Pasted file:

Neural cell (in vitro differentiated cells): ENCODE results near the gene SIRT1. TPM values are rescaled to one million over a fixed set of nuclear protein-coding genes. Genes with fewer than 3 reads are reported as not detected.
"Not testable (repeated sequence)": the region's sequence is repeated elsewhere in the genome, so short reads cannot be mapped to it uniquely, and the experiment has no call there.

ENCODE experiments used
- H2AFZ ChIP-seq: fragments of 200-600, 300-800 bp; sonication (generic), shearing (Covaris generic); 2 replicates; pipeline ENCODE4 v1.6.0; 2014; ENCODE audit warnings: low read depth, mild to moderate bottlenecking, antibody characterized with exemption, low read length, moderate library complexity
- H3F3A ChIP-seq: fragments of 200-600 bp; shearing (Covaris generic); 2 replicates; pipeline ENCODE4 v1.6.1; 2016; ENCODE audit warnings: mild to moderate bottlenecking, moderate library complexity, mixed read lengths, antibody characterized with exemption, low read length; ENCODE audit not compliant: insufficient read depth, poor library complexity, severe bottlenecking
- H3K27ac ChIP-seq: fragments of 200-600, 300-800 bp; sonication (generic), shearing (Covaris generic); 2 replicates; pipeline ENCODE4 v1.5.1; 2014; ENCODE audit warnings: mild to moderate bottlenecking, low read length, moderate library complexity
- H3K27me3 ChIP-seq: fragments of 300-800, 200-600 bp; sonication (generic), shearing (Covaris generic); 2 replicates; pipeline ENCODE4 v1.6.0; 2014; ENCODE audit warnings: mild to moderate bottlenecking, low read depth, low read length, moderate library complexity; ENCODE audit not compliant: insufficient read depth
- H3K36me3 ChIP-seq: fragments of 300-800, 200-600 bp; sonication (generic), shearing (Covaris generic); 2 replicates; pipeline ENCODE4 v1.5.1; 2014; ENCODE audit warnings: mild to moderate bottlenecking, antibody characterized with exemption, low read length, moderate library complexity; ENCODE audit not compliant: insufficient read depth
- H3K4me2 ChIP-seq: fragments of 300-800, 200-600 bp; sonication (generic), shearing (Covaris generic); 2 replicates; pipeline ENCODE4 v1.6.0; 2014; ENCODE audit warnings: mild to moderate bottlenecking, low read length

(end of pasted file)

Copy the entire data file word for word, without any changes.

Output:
Neural cell (in vitro differentiated cells): ENCODE results near the gene SIRT1. TPM values are rescaled to one million over a fixed set of nuclear protein-coding genes. Genes with fewer than 3 reads are reported as not detected.
"Not testable (repeated sequence)": the region's sequence is repeated elsewhere in the genome, so short reads cannot be mapped to it uniquely, and the experiment has no call there.

ENCODE experiments used
- H2AFZ ChIP-seq: fragments of 200-600, 300-800 bp; sonication (generic), shearing (Covaris generic); 2 replicates; pipeline ENCODE4 v1.6.0; 2014; ENCODE audit warnings: low read depth, mild to moderate bottlenecking, antibody characterized with exemption, low read length, moderate library complexity
- H3F3A ChIP-seq: fragments of 200-600 bp; shearing (Covaris generic); 2 replicates; pipeline ENCODE4 v1.6.1; 2016; ENCODE audit warnings: mild to moderate bottlenecking, moderate library complexity, mixed read lengths, antibody characterized with exemption, low read length; ENCODE audit not compliant: insufficient read depth, poor library complexity, severe bottlenecking
- H3K27ac ChIP-seq: fragments of 200-600, 300-800 bp; sonication (generic), shearing (Covaris generic); 2 replicates; pipeline ENCODE4 v1.5.1; 2014; ENCODE audit warnings: mild to moderate bottlenecking, low read length, moderate library complexity
- H3K27me3 ChIP-seq: fragments of 300-800, 200-600 bp; sonication (generic), shearing (Covaris generic); 2 replicates; pipeline ENCODE4 v1.6.0; 2014; ENCODE audit warnings: mild to moderate bottlenecking, low read depth, low read length, moderate library complexity; ENCODE audit not compliant: insufficient read depth
- H3K36me3 ChIP-seq: fragments of 300-800, 200-600 bp; sonication (generic), shearing (Covaris generic); 2 replicates; pipeline ENCODE4 v1.5.1; 2014; ENCODE audit warnings: mild to moderate bottlenecking, antibody characterized with exemption, low read length, moderate library complexity; ENCODE audit not compliant: insufficient read depth
- H3K4me2 ChIP-seq: fragments of 300-800, 200-600 bp; sonication (generic), shearing (Covaris generic); 2 replicates; pipeline ENCODE4 v1.6.0; 2014; ENCODE audit warnings: mild to moderate bottlenecking, low read length